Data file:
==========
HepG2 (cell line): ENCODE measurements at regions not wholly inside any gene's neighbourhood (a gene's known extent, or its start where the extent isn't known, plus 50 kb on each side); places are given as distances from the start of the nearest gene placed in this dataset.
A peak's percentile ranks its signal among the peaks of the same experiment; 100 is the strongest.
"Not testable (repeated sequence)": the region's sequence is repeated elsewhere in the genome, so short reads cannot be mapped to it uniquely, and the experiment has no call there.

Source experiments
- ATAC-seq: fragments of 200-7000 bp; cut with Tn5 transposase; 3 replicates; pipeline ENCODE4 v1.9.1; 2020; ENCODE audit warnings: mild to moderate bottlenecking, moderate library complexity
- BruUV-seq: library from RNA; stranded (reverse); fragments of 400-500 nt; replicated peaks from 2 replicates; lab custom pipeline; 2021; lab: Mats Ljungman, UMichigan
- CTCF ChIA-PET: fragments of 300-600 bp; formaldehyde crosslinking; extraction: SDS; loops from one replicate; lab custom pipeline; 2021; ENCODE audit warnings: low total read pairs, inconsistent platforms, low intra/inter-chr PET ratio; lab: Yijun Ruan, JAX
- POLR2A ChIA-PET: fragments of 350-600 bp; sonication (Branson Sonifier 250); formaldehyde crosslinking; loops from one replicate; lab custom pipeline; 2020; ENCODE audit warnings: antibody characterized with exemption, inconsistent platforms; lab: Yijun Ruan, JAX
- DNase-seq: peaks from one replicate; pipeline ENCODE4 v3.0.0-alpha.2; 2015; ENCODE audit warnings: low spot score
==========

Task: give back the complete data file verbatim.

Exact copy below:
HepG2 (cell line): ENCODE measurements at regions not wholly inside any gene's neighbourhood (a gene's known extent, or its start where the extent isn't known, plus 50 kb on each side); places are given as distances from the start of the nearest gene placed in this dataset.
A peak's percentile ranks its signal among the peaks of the same experiment; 100 is the strongest.
"Not testable (repeated sequence)": the region's sequence is repeated elsewhere in the genome, so short reads cannot be mapped to it uniquely, and the experiment has no call there.

Source experiments
- ATAC-seq: fragments of 200-7000 bp; cut with Tn5 transposase; 3 replicates; pipeline ENCODE4 v1.9.1; 2020; ENCODE audit warnings: mild to moderate bottlenecking, moderate library complexity
- BruUV-seq: library from RNA; stranded (reverse); fragments of 400-500 nt; replicated peaks from 2 replicates; lab custom pipeline; 2021; lab: Mats Ljungman, UMichigan
- CTCF ChIA-PET: fragments of 300-600 bp; formaldehyde crosslinking; extraction: SDS; loops from one replicate; lab custom pipeline; 2021; ENCODE audit warnings: low total read pairs, inconsistent platforms, low intra/inter-chr PET ratio; lab: Yijun Ruan, JAX
- POLR2A ChIA-PET: fragments of 350-600 bp; sonication (Branson Sonifier 250); formaldehyde crosslinking; loops from one replicate; lab custom pipeline; 2020; ENCODE audit warnings: antibody characterized with exemption, inconsistent platforms; lab: Yijun Ruan, JAX
- DNase-seq: peaks from one replicate; pipeline ENCODE4 v3.0.0-alpha.2; 2015; ENCODE audit warnings: low spot score